For the past few weeks, my favorite daily e-mail digest comes from L'Oeil de la Photographie (The Eye of Photography) which covers in French and English the photography scene around the world from books to exhibits and special projects.
I was aware of the presence in Japan of numerous Korean and Brazilian immigrants but less so of Africans like Ibrahim Diarra who came to Japan from Mali 10 years ago (above) and Peruvian natives.
Here's how Ibrahim Diarra describes his experience to Camille and Camille shares his approach to project in the Oeil de la Photographie piece:
« The Japanese wants you to embody him. He wants you to think Japanese, eat Japanese, speak Japanese… If you don’t do this, you will be rejected, you will suffer », confides Ibrahim Diarra, sixty years old Malian encountered at a crossroad of Shin-Okubo,an area of the Japanese capital, built around Korean shops. He has been living in Tokyo for 10 years . Today They are almost 2 millions to share with Ibrahim Diarra the status of foreign resident in Japan. Approximately 2% of the total population. The majority of them are Chinese, Korean, Brasilian or Phillipino…. Even if the issue of immigration doesn’t occupy the media and political space as in Europe, it is there rampant and almost taboo…In may 2013, I walked the street of Tokyo for 10 days, in search of long term migrants ."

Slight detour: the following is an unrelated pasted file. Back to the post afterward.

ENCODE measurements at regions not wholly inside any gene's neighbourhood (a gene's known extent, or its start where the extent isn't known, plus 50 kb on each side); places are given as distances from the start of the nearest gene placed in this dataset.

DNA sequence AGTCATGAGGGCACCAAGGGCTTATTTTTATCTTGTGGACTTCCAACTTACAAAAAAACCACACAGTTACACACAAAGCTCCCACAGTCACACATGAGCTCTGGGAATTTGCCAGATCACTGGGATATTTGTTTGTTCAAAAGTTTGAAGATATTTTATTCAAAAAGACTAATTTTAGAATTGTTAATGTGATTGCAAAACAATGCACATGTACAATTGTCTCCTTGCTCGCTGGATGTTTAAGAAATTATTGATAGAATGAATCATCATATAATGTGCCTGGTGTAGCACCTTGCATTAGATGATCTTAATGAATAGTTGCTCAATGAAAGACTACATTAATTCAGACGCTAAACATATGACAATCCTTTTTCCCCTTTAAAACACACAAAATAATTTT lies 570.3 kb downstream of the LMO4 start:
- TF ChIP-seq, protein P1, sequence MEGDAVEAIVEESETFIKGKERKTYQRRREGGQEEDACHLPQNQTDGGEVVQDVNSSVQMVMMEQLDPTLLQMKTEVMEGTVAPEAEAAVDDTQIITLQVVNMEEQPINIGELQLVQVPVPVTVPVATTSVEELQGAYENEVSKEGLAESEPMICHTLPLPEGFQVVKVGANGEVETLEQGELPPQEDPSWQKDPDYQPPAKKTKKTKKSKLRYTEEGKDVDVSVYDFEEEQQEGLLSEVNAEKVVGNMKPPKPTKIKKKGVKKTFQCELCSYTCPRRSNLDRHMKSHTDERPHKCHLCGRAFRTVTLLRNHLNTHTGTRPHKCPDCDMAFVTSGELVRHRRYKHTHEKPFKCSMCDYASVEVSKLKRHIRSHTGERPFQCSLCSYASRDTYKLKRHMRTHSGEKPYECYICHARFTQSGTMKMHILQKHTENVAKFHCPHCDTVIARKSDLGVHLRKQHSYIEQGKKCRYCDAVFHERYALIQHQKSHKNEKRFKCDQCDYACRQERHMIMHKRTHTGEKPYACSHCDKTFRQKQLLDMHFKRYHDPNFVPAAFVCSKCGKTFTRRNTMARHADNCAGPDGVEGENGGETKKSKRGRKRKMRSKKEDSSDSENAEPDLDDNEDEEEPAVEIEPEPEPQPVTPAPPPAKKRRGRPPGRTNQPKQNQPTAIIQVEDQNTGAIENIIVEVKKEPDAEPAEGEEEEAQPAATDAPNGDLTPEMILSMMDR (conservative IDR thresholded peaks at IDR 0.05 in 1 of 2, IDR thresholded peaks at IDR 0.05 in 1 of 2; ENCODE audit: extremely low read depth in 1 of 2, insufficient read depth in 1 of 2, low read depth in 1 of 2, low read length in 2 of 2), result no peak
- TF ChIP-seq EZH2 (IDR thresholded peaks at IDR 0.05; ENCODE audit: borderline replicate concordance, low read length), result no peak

Pastor Watanabe Hidetoshi (above) for the past 20 years has devoted his time to help immigrant workers. To accomplish that, he co-founded non-profit Kalabaw-no-kai located in Kotobuki, a working class neighborhood of Yokohama.
Culture clash for Tokyo Thursdays # 271
(* Photos © Camille Millerand. He was kind enough to let me share them)